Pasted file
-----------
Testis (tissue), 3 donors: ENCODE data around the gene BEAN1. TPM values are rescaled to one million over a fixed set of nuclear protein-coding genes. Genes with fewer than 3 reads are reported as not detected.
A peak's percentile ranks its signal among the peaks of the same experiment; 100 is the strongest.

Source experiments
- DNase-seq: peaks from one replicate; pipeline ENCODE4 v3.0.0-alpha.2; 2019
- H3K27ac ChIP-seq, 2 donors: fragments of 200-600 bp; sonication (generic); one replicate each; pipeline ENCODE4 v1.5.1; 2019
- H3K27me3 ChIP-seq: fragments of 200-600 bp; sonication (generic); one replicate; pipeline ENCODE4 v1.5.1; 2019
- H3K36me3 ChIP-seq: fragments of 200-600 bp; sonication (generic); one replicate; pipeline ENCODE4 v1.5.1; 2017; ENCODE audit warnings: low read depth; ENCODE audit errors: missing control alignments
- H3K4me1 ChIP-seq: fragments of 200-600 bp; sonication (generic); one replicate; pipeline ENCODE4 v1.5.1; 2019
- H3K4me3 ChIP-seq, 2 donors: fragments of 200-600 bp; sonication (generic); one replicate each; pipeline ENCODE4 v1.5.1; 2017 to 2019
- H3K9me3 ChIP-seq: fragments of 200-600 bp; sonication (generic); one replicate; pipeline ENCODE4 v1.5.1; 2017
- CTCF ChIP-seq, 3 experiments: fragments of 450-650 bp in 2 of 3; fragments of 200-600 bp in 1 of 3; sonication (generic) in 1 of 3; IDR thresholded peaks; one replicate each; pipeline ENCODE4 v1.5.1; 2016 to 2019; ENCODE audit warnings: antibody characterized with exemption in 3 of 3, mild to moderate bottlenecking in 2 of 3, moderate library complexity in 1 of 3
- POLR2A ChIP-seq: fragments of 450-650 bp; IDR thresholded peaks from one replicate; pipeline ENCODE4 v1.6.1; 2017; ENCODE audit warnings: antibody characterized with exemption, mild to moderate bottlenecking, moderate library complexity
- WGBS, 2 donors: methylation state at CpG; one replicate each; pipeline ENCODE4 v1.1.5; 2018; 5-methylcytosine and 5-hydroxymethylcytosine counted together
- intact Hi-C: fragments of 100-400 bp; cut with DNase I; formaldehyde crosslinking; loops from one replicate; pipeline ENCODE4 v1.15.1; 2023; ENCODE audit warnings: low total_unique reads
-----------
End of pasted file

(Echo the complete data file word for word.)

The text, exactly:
Testis (tissue), 3 donors: ENCODE data around the gene BEAN1. TPM values are rescaled to one million over a fixed set of nuclear protein-coding genes. Genes with fewer than 3 reads are reported as not detected.
A peak's percentile ranks its signal among the peaks of the same experiment; 100 is the strongest.

Source experiments
- DNase-seq: peaks from one replicate; pipeline ENCODE4 v3.0.0-alpha.2; 2019
- H3K27ac ChIP-seq, 2 donors: fragments of 200-600 bp; sonication (generic); one replicate each; pipeline ENCODE4 v1.5.1; 2019
- H3K27me3 ChIP-seq: fragments of 200-600 bp; sonication (generic); one replicate; pipeline ENCODE4 v1.5.1; 2019
- H3K36me3 ChIP-seq: fragments of 200-600 bp; sonication (generic); one replicate; pipeline ENCODE4 v1.5.1; 2017; ENCODE audit warnings: low read depth; ENCODE audit errors: missing control alignments
- H3K4me1 ChIP-seq: fragments of 200-600 bp; sonication (generic); one replicate; pipeline ENCODE4 v1.5.1; 2019
- H3K4me3 ChIP-seq, 2 donors: fragments of 200-600 bp; sonication (generic); one replicate each; pipeline ENCODE4 v1.5.1; 2017 to 2019
- H3K9me3 ChIP-seq: fragments of 200-600 bp; sonication (generic); one replicate; pipeline ENCODE4 v1.5.1; 2017
- CTCF ChIP-seq, 3 experiments: fragments of 450-650 bp in 2 of 3; fragments of 200-600 bp in 1 of 3; sonication (generic) in 1 of 3; IDR thresholded peaks; one replicate each; pipeline ENCODE4 v1.5.1; 2016 to 2019; ENCODE audit warnings: antibody characterized with exemption in 3 of 3, mild to moderate bottlenecking in 2 of 3, moderate library complexity in 1 of 3
- POLR2A ChIP-seq: fragments of 450-650 bp; IDR thresholded peaks from one replicate; pipeline ENCODE4 v1.6.1; 2017; ENCODE audit warnings: antibody characterized with exemption, mild to moderate bottlenecking, moderate library complexity
- WGBS, 2 donors: methylation state at CpG; one replicate each; pipeline ENCODE4 v1.1.5; 2018; 5-methylcytosine and 5-hydroxymethylcytosine counted together
- intact Hi-C: fragments of 100-400 bp; cut with DNase I; formaldehyde crosslinking; loops from one replicate; pipeline ENCODE4 v1.15.1; 2023; ENCODE audit warnings: low total_unique reads